Ethical Dilemmas in Dentistry, Third Series

Learning Objectives

After completing the course, participants will be able to:

  • Understand the issues surrounding the ethical dilemma of a patient that asks a dentist to misrepresent treatment in order to maximize dental insurance benefits
  • Understand the issues surrounding the ethical dilemma of an obnoxious/noncompliant patient who also may make unreasonable demands on the dentist
  • Understand the issues surrounding the ethical dilemma of potentially conflicting obligations of generalists and specialists to patients and to each other.
  • Understand the ethical reasoning behind the evaluation of these ethical dilemmas
  • Understand the decision making used to approach these ethical dilemmas
  • Understand options when confronted with an ethical dilemma

Please Review the Following Material:

“The Patient’s Fraudulent Request”

Edited by Thomas K. Hasegawa, Jr., DDS
Reprinted with permission from the Texas Dental Journal
(Dilemma #10)

What Would You Do?

Ms. Gladys Marker is a new patient in your office with a chief complaint that she “hates her partial denture” and she wants a “porcelain bridge, just like the one you just did for my best friend.” She is a 39-year-old computer analyst working for the same company for the past 15 years and has had a fee-for-service dental insurance contract with her company since she was hired.

Ms. Marker is in excellent general and dental health and has had yearly dental examinations for the past 15 years. Twenty years ago, she had a serious auto accident and lost her mandibular central and lateral incisors, mandibular molars on the right side, along with her maxillary right first and second molars. She initially wore a temporary acrylic partial denture for three years that was replaced by her current removable partial denture that she has worn for ten years. The fit and appearance of the partial denture is poor. Her excellent periodontal health, tooth position, size, and occlusion would tolerate either a fixed or removable partial denture.

You have explained to Ms. Marker that she will not have occlusion on tooth 3 if a #22×27 porcelain fixed partial denture is made, but she doesn’t care. You agree to submit a preestimate for a fixed partial denture along with radiographs to her dental insurance company. Her dental insurance has a $250 deductible with a co-pay of 50% for prosthodontics, for a maximum annual benefit of $1,000.

Five weeks later, you receive a reply and a rejection of the treatment plan with an explanation that a removable partial denture would be allowable. Ms. Marker is upset and insists that you complete the fixed partial denture, submit it as a removable partial denture, and she will pay the balance. You explain to her that this is illegal, but she again insists that you follow her decision.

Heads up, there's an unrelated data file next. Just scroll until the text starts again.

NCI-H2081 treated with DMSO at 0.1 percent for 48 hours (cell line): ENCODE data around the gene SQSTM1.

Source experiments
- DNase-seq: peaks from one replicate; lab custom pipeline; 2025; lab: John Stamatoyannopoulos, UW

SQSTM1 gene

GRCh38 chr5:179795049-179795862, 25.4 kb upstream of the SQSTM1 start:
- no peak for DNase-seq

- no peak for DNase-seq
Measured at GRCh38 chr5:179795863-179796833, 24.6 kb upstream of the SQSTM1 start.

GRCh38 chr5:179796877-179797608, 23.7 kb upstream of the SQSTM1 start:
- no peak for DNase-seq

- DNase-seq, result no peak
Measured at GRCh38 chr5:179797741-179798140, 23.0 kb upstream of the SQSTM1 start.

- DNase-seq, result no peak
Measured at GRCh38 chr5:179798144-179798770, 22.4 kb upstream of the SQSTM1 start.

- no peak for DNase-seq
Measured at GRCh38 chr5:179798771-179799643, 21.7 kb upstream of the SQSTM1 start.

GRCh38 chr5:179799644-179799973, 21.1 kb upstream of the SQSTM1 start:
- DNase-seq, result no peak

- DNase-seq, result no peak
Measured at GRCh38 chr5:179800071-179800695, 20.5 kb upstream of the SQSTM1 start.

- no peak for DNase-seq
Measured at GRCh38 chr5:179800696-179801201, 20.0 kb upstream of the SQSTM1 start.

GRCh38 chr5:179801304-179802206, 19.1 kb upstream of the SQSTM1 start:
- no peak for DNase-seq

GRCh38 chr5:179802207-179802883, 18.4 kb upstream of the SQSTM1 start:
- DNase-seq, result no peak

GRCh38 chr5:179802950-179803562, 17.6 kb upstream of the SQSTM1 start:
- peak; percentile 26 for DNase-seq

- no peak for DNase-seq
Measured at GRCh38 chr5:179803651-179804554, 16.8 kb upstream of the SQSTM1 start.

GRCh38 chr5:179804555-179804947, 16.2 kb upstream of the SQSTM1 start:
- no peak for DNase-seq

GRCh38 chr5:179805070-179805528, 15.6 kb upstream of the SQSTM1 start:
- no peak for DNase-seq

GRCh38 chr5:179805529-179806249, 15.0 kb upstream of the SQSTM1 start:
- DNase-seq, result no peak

You are now faced with an ethical dilemma. Check the course of action you would follow.

  1. Send a letter or call the insurance company explaining that the patient does not want a removable partial denture.
  2. Have the patient contact the company representative for dental insurance.
  3. Contact the insurance consultant for your local component of the TDA [or your dental society].
  4. Follow the patient’s request and submit the bridge as a removable partial denture.
  5. Other alternative (please explain)
Response

Ms. Gladys Marker is a healthy, 39-year-old new patient with a chief complaint that she “hates her partial denture” and wants a “porcelain bridge, just like the one you just did for my best friend.” Her ten-year-old removable partial denture that replaced her four mandibular incisors and molars on the right side has a poor fit and appearance. She is also missing maxillary molars on the right side (correction—the case should have stated her maxillary second and third molars were also avulsed in the accident.) Her excellent periodontal health, tooth position, size, and occlusion would tolerate either a mandibular fixed or removable partial denture.

She has had a fee-for-service dental insurance contract with her company since she was hired 15 years ago. Her current contract has a $250 deductible with a co-pay of 50% for prosthodontics, for a maximum annual benefit of $1,000.

You explained to her that she will not have occlusion on tooth #3 if a #22×27 porcelain fixed partial denture is made, but she doesn’t care. You agreed to submit a preestimate for a fixed partial denture, and five weeks later you receive a rejection with an explanation that a removable partial denture would be allowable. Ms. Marker is upset and insists that you complete the fixed partial denture, submit it as a removable partial denture, and she will pay the balance. You explain to her that this is illegal, but she again insists that you follow her decision.

The dentists that responded to the dilemma agreed that insurance companies would usually agree to pay the alternative benefit based on the removable partial denture fee if the dentist proceeded with the fixed partial denture. Respondents chose either to send a letter or call the insurance company (option #1), or have the patient contact the company representative for dental insurance (option #2). None of the respondents chose to contact the insurance consultant of the local component of the TDA (option #3), or to follow the patient’s request and submit the bridge as a removable partial denture (option #4).

Although the case did not seem to be a dilemma for the respondents, the case illustrates that seemingly simple requests by patients may have serious ethical and legal implications. This case presents potential ethical problems related to: (1) multiple treatment alternatives and informed consent: (2) submitting dental claims; and (3) problematic requests by patients.

Multiple Treatment Alternatives

Ms. Marker’s case proposed two viable alternatives for treatment: fixed or removable partial denture therapy. In other cases, informed consent for dentists may involve a myriad of treatment options, materials and techniques, compounded by the patients’ preferences and the dentists’ preferred materials.